Introduction: Number Munchers: Factoring Edition
**Unfortunately my code is currently being debugged 5/17/17. You are obviously welcome to give it a go and try to modify the program and find the errors. My apologies.
This is a rudimentary version of Number Munchers where the player sees a random two digit number display for 3 seconds and then a random single digit factor for 3 seconds. The button to the far right is pressed if the player believes the single digit is a factor of the first number, and the button to the left is pressed if it’s not believed to be a factor. The player will have 3 seconds to respond following the 3 seconds the factor is displayed. The buzzer will sound with a high frequency if the response is correct and a low buzzer sound if incorrect.
I chose this project because I was obsessed with it as a young learner in my elementary math classes. Although I could not get the characters displayed in this beginner tutorial, the learning behind how to incorporate the math to control 7 segment digit displays, random number generations, and modulo calculations challenged me at my current ability level.
17 male to male jumper wires
1 - 4 Digit, Segment Display
1 buzzer (piezo speaker)
1 Arduino Uno
Arduino Create software
Step 1: Getting Random Numbers on Your 4 Digit, 7 Segment Display.
Step 2: Write Math Portion of the Code to Check Modulo or Remainder.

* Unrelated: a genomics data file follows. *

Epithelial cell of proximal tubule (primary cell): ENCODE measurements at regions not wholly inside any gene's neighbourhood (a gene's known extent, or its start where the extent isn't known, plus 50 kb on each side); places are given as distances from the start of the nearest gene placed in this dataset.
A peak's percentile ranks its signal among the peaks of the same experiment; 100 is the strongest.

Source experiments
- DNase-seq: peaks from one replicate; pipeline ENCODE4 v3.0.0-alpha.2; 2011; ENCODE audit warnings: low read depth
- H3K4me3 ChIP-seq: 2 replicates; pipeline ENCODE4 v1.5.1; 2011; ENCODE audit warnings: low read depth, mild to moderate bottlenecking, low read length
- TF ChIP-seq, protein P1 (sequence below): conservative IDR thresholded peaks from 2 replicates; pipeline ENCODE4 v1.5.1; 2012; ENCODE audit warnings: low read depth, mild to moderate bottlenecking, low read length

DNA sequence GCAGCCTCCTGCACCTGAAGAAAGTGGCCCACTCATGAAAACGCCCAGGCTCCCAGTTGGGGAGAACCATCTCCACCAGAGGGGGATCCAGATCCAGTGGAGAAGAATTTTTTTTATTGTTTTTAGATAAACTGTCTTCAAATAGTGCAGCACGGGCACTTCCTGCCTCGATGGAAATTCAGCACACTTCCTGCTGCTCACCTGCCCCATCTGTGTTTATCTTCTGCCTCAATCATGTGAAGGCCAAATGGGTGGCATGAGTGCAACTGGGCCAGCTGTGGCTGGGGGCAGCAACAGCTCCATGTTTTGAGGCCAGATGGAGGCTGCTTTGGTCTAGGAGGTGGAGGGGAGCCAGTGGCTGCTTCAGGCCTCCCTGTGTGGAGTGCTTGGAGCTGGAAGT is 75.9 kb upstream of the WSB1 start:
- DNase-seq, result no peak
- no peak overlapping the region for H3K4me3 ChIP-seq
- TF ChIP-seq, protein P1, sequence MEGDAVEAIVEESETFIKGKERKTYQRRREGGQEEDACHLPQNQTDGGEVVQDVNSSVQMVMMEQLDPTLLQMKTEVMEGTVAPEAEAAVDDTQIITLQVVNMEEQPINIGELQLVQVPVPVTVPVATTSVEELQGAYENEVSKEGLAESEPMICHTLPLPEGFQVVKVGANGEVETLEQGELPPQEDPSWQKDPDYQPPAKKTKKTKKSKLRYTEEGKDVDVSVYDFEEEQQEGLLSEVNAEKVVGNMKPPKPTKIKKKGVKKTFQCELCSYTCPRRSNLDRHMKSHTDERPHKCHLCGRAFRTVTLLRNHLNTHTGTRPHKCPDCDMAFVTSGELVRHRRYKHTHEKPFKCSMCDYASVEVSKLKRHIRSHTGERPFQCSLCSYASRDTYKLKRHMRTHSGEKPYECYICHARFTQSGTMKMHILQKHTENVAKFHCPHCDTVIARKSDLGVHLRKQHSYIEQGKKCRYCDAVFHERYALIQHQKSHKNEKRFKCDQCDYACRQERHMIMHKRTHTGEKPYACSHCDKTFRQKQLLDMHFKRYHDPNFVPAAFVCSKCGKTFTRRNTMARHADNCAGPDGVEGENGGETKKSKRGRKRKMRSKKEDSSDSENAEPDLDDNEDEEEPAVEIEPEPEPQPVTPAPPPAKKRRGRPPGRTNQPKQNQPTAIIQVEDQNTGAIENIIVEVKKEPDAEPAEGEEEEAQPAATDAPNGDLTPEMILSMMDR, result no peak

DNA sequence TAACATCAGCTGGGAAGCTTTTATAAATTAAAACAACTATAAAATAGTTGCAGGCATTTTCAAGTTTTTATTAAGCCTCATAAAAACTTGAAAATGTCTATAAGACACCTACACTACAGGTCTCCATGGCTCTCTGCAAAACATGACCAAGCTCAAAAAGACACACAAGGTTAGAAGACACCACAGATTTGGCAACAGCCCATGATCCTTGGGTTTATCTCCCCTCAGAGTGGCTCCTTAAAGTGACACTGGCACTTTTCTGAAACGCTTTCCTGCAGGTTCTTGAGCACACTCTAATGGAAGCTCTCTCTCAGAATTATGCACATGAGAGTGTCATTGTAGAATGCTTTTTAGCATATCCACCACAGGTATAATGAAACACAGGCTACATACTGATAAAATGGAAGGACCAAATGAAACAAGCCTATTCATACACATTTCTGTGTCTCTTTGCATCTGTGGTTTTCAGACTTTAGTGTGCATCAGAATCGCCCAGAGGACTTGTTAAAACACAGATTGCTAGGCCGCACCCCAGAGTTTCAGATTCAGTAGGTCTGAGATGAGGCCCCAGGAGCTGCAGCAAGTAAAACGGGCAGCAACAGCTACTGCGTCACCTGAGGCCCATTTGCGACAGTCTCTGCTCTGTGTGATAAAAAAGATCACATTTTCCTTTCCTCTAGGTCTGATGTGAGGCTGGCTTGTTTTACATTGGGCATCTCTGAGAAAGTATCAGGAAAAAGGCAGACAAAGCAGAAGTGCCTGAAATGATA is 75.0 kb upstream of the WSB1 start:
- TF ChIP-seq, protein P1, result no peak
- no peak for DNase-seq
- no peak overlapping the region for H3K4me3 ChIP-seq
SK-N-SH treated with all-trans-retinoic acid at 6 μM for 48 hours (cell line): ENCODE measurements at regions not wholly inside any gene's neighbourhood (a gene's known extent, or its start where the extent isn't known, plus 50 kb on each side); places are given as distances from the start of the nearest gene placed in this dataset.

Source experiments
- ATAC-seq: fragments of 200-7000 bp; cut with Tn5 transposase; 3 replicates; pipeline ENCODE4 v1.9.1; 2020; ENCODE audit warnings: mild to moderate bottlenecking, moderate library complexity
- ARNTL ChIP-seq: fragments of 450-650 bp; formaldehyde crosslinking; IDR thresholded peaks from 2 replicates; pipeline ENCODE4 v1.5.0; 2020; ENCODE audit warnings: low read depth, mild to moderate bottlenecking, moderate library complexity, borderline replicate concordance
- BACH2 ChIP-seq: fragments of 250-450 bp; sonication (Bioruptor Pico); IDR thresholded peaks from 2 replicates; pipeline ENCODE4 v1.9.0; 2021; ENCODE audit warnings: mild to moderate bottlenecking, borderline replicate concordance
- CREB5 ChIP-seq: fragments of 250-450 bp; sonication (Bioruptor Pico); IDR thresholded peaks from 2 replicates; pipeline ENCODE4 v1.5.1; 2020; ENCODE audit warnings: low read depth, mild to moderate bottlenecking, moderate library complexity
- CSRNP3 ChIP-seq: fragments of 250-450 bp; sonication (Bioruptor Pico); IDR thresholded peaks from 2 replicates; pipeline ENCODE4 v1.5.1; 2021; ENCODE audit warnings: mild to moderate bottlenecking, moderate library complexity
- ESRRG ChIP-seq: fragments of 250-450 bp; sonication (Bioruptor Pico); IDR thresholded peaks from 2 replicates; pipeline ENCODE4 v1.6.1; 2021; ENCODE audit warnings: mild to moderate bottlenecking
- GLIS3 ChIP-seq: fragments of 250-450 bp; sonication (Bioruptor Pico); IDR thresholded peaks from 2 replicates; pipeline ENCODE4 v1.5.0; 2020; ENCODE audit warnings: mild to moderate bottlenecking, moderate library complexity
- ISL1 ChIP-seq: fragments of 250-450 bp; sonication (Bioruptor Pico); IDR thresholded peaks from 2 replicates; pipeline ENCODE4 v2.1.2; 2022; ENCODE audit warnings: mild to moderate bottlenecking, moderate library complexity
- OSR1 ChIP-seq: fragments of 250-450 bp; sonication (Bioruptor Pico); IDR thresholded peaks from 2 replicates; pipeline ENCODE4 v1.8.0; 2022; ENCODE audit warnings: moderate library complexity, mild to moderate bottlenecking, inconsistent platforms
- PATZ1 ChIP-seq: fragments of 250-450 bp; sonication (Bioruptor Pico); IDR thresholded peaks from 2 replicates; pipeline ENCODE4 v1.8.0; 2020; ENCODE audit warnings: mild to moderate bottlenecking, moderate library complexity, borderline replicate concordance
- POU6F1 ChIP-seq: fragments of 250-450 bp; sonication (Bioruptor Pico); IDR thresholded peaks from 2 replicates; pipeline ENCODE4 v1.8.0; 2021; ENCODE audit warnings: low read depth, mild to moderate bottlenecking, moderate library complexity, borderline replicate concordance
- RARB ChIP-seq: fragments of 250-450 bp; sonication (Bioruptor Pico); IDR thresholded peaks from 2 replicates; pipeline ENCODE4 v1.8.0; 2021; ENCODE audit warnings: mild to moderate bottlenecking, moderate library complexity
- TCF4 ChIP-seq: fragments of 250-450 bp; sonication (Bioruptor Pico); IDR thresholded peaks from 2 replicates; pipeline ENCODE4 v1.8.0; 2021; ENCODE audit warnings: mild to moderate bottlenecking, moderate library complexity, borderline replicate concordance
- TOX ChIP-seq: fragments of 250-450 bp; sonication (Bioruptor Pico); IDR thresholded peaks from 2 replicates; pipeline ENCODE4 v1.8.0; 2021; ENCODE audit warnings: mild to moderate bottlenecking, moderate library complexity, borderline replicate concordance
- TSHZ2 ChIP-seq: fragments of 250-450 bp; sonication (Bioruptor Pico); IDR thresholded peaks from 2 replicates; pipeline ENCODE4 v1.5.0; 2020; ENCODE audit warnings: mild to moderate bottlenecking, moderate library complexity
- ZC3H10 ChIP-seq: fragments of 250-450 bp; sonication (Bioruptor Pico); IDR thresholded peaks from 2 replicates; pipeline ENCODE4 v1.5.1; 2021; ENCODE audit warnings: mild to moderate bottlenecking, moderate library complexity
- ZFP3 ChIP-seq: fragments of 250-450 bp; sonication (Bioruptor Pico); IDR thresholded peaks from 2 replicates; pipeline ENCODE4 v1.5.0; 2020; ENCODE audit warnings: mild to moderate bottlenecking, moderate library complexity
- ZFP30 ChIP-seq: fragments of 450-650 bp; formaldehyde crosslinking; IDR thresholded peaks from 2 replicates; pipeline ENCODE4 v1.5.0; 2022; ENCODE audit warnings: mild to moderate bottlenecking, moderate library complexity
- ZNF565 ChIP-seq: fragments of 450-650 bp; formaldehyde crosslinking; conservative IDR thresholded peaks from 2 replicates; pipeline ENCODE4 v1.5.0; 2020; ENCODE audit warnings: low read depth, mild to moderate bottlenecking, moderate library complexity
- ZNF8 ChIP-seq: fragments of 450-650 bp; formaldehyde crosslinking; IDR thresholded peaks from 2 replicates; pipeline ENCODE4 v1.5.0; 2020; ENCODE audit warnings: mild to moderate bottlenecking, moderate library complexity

Random numbers are assigned to the ones and tens places of the two digit number and then combined. A random number is then assigned as a possible factor and the modulo or remainder is checked using the % operator. The conditional statements allow you to assign easier checks for the code to the buzzer.
* Full code for this step mixed with the buzzer linked in step 3. Note that the code also prints to the Serial monitor so you can see it functionality being printed.
Step 3: Add Buttons to Answer Yes It’s a Factor, or No It Is Not!
Here is the code for the buttons combined with the random number generation in step 2. In the diagram, the button on the right will be used for "correct" and the left for "incorrect".
Step 4: Add a Buzzer to Add Play a Correct and Incorrect Tones.
This code, a slightly modified version of Sketch 11 in SparkFun’s Inventor Kit, will play tones with of multiple frequencies and beats.
Step 5: Final Merging of Code and a Finished Product!
Hopefully each element of the project made sense and you can modify it to make your own :)